Jewish food is delicious, but healthful? Not so much

Pastrami is, sadly, not a health food. Photo from Shutterstock

Pastrami is, sadly, not a health food. Photo from Shutterstock

I am someone who loves being Jewish and loves to eat. (That’s redundant, isn’t it?)

The problem with Jewish foods is that while they’re delicious, they can be very dangerous. My favorite Jewish food of all time is pastrami, which is really just a heart attack waiting to happen. Yet every Jew loves the smoked meat on rye — it doesn’t matter your background or denomination. Maybe Mount Sinai was smoky and this reignites something in our collective Jewish souls.

There’s also challah. I’m a big fan. The problem, though, is that Jewish bakers got all fancy and started offering up cinnamon sugar challah and raisin challah and pumpkin challah and — the biggest culprit of all — pretzel challah with Belgian chocolate inside. Damn! It makes me want to rally up all the fat people so we can talk about being food addicts and march against Big Food.

Never mind. Fat people don’t march.

Not only are Jewish foods unhealthful, but we’re supposed to eat so much of them. And not just big meals every week for Shabbat — special holidays, too.

Rosh Hashanah: Eat apples and honey. Passover: Eat matzah. Nonstop. For eight days. Purim: Eat and drink until you can’t see straight. Sukkot: Eat outside. Shavuot: Eat cheese. Chanukah: Eat fried food.

And don’t even think about trying to limit your portions or Mom will set you straight with a stern, “Eat, bubbeleh! Eat!”

Some Jewish food doesn’t sound appealing, but after the fourth or eighth or 27th time, you start to like it. Like kishka. Or gefilte fish. That’s a funny food. What’s the deal with gefilte fish? It’s not a fish, right? It’s, uh … forget it. I’m not going to be reduced to digging up old Borscht Belt punch lines that were probably used by guys named Morty while entertaining the lunch crowd at Kutsher’s in 1950.

As I write this, I’m actually craving a pickle and a Cel-Ray soda (yes, a celery-flavored soda). Triggers, man, damn it. I always go on diets with the goal that I will be able to get into good enough shape to start eating recklessly again.

I used to eat terribly every day. I’d have pizza and pastrami, bagels and blintzes. And then I tried to take control of it. I decided I’m going to exhibit self-control and plan ahead. Eat pastrami only on Mondays. It worked, so I kept going. Eat pizza only on Tuesdays.

I thought I was doing tremendously well until I looked at my calendar and realized I had dedicated every day to another bad food. My week read Pastrami Day, Pizza Day, Blintz Day … oh, my, Blintz Day. Man, I love blintzes. How my grandparents used to make them for me. Is there anything more Jewish than a blintz shmeared in sour cream and applesauce? Is there a word funnier than shmeared?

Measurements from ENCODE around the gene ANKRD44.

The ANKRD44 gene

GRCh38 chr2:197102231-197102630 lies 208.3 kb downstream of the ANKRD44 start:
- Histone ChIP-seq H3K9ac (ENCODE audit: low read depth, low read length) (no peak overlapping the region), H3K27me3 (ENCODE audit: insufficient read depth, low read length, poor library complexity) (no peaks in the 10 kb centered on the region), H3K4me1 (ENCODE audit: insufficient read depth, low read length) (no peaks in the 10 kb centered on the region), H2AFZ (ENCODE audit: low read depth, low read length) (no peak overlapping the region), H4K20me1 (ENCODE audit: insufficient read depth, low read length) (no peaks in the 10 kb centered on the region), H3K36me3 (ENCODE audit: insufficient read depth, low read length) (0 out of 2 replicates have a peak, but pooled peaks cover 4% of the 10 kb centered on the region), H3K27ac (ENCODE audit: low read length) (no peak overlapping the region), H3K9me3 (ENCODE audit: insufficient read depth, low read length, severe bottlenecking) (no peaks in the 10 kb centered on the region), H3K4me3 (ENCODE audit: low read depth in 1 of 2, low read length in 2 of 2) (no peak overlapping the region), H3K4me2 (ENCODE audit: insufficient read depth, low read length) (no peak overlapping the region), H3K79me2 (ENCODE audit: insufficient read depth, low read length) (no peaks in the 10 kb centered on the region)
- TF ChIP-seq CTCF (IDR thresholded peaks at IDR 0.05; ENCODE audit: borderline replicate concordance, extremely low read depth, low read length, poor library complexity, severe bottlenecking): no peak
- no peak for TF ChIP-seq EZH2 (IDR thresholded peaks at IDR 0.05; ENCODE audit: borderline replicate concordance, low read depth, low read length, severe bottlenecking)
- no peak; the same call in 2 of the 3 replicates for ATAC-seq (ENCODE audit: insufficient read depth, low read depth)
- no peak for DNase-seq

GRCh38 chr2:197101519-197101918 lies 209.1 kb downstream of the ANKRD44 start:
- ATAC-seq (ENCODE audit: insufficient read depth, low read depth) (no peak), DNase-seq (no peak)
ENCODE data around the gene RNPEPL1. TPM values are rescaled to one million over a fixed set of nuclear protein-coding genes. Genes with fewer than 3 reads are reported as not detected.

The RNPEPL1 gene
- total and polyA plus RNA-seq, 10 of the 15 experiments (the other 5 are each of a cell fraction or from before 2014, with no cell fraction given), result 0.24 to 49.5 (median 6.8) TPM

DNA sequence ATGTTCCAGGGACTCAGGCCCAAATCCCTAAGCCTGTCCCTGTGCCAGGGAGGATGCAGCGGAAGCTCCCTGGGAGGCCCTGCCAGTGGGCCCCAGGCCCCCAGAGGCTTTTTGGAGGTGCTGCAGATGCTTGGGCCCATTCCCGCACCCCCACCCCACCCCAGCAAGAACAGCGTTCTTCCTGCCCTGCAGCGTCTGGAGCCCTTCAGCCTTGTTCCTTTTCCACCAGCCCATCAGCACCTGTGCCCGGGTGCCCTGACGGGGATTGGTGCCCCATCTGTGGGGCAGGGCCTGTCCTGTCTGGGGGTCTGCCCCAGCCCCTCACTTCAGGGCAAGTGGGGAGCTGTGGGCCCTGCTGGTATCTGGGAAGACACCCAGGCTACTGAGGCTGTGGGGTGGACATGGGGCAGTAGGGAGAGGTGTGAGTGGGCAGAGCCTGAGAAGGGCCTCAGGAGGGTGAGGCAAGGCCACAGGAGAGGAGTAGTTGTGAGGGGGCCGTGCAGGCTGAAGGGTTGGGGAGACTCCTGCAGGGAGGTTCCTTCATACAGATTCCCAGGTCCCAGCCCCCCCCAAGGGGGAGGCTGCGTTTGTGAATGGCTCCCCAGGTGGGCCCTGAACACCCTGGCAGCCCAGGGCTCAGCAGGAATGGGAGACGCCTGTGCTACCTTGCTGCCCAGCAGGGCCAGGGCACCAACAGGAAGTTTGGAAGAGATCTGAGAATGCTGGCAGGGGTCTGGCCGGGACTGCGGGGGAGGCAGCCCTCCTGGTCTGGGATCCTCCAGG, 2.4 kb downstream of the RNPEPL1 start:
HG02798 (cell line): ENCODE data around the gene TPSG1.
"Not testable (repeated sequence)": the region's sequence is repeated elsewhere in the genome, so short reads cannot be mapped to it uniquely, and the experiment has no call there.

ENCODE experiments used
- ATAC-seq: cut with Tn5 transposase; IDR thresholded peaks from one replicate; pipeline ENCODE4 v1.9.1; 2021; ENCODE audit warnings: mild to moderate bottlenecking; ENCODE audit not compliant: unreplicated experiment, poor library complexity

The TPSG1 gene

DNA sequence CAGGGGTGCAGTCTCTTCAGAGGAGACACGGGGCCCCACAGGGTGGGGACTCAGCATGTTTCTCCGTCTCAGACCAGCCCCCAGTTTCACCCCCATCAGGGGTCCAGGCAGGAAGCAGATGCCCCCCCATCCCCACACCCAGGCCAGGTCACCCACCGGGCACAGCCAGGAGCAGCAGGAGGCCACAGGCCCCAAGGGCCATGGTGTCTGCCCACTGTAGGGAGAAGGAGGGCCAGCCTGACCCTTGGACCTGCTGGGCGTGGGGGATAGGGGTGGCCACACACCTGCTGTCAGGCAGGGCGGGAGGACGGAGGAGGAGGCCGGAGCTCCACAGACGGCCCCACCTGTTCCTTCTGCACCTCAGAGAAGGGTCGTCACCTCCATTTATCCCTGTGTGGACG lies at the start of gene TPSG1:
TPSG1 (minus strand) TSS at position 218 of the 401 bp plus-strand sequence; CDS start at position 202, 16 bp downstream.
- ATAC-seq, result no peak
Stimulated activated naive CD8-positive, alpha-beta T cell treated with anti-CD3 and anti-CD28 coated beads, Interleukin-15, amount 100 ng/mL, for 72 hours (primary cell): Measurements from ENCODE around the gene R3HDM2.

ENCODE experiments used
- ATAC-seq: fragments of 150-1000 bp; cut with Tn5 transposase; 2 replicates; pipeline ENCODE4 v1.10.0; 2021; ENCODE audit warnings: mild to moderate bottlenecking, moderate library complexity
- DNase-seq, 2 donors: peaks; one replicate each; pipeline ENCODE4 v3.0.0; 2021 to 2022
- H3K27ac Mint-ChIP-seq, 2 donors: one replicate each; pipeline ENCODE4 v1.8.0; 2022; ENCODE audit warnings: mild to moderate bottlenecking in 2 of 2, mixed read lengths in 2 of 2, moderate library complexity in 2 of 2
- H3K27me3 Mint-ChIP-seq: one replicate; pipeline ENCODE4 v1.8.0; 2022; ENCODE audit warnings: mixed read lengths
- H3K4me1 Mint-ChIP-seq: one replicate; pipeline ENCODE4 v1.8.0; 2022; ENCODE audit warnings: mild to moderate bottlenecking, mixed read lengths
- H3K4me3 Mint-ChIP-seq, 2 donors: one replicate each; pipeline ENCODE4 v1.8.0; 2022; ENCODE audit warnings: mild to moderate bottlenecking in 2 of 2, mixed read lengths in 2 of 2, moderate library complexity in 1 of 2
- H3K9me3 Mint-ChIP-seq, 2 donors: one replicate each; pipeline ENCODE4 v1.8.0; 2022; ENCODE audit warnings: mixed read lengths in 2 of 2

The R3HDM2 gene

My family has a dangerous history in the Jewish food business. My great-grandfather worked for Hebrew National and lost his hearing after one of the hot dog machines exploded. He used to talk about how rats would jump into the grinders and get mixed in with the meat. They didn’t used to answer to a higher authority back then — or a health inspector, either, apparently.

And one summer, I was asked to manage a kosher pizzeria in Long Beach, N.Y. Rather than fire the old manager, they demoted him to work under me, a high school student at the time. He turned out to be an unstable person, and one day he snapped and chased me out of the store and into the street with a pizza cutter. Ah, memories.

Though I’ve tried, it’s been hard to kick my addiction to Jewish food, despite its dark side. And I’m always dragging people into my tasty habit. I introduce my friends to new delis. I serve chocolate challah on Friday night. I guilt my dogs when they don’t eat my leftovers.

Recently, when I was filling in a shift for a friend at a local kosher cafe, a woman in her 50s came in and asked what she could put on her bagel. At first I was thinking, if you don’t know what to put on a bagel at this point in your life, I can’t help you, ma’am. But I just kindly suggested smoked salmon and cream cheese.

She said, “That sounds lovely. What a great idea.”

I watched as she took the first bite and her face lit up. And I smiled.

Danny Lobell is an L.A.-based standup comedian who runs the podcasts “Modern Day Philosophers” and “The Mostly Bull Market,” as well as a monthly improvised storytelling show at the Hollywood Improv called “Bookshelf.”

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